One of the principle findings of this study was that messages were significantly more likely to be positive in tone if the CSO perceived their TSO to be highly motivated to meet their goal, and negative if the CSO perceived their TSO to be unmotivated to meet their goal. These findings suggest that CSOs may be more inclined to be encouraging and affirmative of their TSO when they feel that the TSO is making a concerted effort to change, and more critical or dismissive when they feel that the TSO is not trying hard enough. Although this is, to our knowledge, the first time the persuasive language choices of CSOs have been linked to TSO motivation, these findings resonate with the literature on social reciprocity and its effect on caregiving (Horowitz & Shindelman, 1983). It may also be that CSOs are aware that more motivated individuals are more likely to meet their goals, leading CSOs to be more optimistic about their TSOs’ chances of succeeding, and therefore more positive in their language choices within motivational messages. The fact that the relationship between CSOs’ perceptions of TSO motivation and the tone of CSO messages vanishes in the third messaging scenario is perhaps unsurprising, due to the fact that a scenario in which TSOs have given up on meeting their goals is by nature one in which TSO motivation is no longer a factor.
Similarly, messages in the first two messaging scenarios were significantly more likely to include compassionate content if the CSO perceived the TSO to be highly motivated to meet their goal. This is, arguably, the more difficult relationship to explain due to the fact that more motivated individuals may have less of a need for expressions of care or concern from their CSOs than those who are less motivated to change. However, these findings may suggest that CSOs are more disposed to be sympathetic to people who they perceive to be trying hard to meet their goal, and that this manifests as compassion within messages. Again, the fact that this relationship does not appear to be significant for the third messaging scenario is likely to be a result of the fact that motivation does not factor into this category of messages.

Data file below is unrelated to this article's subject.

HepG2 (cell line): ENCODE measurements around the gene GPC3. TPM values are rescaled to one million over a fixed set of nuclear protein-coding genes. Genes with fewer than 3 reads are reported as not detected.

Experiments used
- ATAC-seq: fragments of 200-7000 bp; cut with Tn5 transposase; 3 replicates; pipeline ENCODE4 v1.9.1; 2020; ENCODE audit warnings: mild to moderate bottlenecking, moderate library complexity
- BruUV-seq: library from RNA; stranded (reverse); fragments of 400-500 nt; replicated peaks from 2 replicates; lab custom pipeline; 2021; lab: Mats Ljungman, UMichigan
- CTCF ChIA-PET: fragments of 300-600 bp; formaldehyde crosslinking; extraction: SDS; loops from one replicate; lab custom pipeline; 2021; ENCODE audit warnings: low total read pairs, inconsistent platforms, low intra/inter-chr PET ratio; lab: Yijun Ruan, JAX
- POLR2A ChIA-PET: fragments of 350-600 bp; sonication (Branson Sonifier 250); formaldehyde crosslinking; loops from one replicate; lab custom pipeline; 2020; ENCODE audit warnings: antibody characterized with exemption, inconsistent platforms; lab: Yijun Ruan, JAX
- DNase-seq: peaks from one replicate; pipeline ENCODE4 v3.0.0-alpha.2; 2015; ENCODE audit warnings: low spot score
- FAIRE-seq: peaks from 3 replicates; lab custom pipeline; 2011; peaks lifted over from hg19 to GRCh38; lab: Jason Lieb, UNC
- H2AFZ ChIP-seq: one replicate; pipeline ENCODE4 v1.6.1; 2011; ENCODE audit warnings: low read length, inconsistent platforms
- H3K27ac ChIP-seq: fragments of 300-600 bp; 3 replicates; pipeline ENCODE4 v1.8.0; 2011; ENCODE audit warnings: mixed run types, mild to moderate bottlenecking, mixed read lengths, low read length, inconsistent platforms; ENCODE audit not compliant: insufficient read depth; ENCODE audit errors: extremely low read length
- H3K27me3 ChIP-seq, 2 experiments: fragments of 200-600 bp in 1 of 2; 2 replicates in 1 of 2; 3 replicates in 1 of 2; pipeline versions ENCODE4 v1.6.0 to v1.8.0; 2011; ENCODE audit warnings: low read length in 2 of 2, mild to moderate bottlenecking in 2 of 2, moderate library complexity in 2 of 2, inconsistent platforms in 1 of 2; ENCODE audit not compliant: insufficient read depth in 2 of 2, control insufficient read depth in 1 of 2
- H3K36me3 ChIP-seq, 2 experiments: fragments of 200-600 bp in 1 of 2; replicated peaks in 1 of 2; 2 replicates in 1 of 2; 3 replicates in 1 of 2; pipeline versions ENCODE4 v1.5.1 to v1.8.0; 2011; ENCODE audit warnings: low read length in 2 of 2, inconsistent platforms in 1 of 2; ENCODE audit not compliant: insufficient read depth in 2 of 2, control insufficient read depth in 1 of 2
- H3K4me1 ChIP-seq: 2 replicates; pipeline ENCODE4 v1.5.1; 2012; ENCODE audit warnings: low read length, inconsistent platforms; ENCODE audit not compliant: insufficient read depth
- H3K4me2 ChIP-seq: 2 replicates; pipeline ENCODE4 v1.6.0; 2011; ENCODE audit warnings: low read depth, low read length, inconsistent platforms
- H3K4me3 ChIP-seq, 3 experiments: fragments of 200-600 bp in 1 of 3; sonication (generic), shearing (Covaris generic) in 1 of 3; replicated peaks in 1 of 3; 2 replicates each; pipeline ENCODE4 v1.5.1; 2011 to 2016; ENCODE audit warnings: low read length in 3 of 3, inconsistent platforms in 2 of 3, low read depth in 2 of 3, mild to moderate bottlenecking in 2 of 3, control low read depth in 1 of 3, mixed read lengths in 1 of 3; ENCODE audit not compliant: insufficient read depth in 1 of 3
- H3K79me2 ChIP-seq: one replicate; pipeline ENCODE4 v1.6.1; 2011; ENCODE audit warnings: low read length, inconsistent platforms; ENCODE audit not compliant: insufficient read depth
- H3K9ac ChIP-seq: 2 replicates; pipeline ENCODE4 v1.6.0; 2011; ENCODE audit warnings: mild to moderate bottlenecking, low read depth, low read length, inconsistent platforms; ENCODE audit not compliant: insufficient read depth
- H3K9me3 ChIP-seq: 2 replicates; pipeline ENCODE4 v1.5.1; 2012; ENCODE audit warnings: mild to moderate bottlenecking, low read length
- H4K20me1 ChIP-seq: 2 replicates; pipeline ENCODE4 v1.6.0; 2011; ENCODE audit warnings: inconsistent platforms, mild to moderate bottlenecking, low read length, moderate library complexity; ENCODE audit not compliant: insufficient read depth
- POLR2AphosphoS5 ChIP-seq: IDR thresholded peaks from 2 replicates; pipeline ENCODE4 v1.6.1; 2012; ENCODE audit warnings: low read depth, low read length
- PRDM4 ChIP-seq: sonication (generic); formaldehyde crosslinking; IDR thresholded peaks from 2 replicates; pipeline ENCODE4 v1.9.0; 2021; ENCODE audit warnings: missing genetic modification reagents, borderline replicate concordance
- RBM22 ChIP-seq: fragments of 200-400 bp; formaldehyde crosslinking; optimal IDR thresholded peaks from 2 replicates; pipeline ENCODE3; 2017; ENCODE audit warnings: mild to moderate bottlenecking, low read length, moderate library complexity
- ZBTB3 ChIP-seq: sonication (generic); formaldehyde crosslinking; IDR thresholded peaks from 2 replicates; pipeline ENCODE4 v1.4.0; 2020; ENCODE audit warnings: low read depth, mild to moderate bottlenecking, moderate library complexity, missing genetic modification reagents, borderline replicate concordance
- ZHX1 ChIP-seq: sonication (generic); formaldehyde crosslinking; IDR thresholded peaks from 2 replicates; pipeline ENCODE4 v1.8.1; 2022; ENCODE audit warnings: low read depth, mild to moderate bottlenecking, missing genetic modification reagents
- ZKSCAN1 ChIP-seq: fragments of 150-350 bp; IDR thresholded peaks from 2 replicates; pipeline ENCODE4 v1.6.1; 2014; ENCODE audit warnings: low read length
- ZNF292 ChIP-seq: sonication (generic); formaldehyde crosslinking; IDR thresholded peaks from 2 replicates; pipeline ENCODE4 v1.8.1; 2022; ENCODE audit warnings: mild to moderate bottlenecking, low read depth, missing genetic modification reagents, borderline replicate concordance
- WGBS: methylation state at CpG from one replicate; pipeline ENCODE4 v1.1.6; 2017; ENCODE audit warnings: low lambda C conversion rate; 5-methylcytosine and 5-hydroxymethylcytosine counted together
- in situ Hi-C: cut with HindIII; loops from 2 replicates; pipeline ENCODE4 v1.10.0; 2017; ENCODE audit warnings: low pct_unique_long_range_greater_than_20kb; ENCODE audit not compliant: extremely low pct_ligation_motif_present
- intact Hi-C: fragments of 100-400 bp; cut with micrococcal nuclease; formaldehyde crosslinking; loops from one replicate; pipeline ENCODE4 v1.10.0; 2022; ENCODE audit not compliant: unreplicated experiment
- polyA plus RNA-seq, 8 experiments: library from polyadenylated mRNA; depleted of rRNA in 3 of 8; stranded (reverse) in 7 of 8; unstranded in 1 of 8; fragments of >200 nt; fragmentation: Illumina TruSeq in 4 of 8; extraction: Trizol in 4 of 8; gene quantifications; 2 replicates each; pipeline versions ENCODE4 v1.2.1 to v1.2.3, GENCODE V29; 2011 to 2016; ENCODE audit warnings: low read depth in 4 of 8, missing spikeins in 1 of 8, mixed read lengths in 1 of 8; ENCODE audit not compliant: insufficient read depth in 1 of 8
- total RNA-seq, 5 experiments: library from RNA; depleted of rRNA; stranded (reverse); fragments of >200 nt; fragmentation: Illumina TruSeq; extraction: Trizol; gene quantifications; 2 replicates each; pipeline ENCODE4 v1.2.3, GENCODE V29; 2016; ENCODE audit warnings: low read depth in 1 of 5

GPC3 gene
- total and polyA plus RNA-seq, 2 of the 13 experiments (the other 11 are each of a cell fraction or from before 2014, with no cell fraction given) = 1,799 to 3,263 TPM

Expected reactions to CSO feedback
The tone of messages was also found to vary significantly based on two expected TSO reactions to CSO suggestions or support. CSOs who expected their TSOs to be grateful for feedback were significantly more likely to write positive and compassionate messages, regardless of the messaging scenario. Conversely, CSOs who expected their TSOs to be annoyed upon receiving feedback were significantly more likely to write negative, uncompassionate messages for the first two messaging scenarios.
These findings were of particular interest to investigators, given that so many variables that were expected to influence the tone and compassion of messages (e.g., the perceived closeness of the CSO-TSO relationship or the CSOs’ reported frustration with their TSOs’ progress toward goal attainment) were not found to be significant predictors. The relationships that were found between the CSO’s expectations of their TSO and the message content they generated have important implications. Namely, the CSO’s expectation of a positive and affirming reaction to support was related to the generation of positive, compassionate message content. By contrast, the expectation of a negative, irritated reaction to support was related to the generation of negative, uncompassionate message content. As language expectancy theory predicts, these findings suggest that CSOs’ expectations of a positive or negative reaction to support has an impact on how they choose to communicate with their TSO—even in non-face-to-face interactions. What’s more, they suggest that CSOs’ expectations of gratitude or annoyance from their TSOs have more weight in influencing the tone and compassion of their messages than factors such as how well the TSO is doing in trying to meet their goal, how severe the consequences would be if the TSO were to fail, or how frustrated the CSO is with the TSO’s progress.
Supportive communication type
With the addition of a category for unsupportive messages, nearly all messages were successfully categorized based on the social support coding schema developed by Cutrona & Suhr (1994). Although the most common type of supportive communication across scenarios was informational support, an equivalent number of messages fell into the emotional, esteem, or network support categories for each scenario, all of which include expressions of connectedness, love, care and liking. Very few tangible assistance messages were generated, which was to be expected given that we asked CSOs to generate brief text-based messages that were intended to be a form of stand-alone support. Unsurprisingly, the number of explicitly unsupportive messages spiked in the scenario in which CSOs had given up on their goals completely, although even in this third scenario the number of unsupportive messages was relatively low. This may be tied to the relationship that appears to exist between negative tone in messages and CSO perceptions of low TSO motivation. Namely, CSOs may be more likely to withdraw support completely if they feel that their TSO is making no effort to meet their goal.
Gain- and loss-framing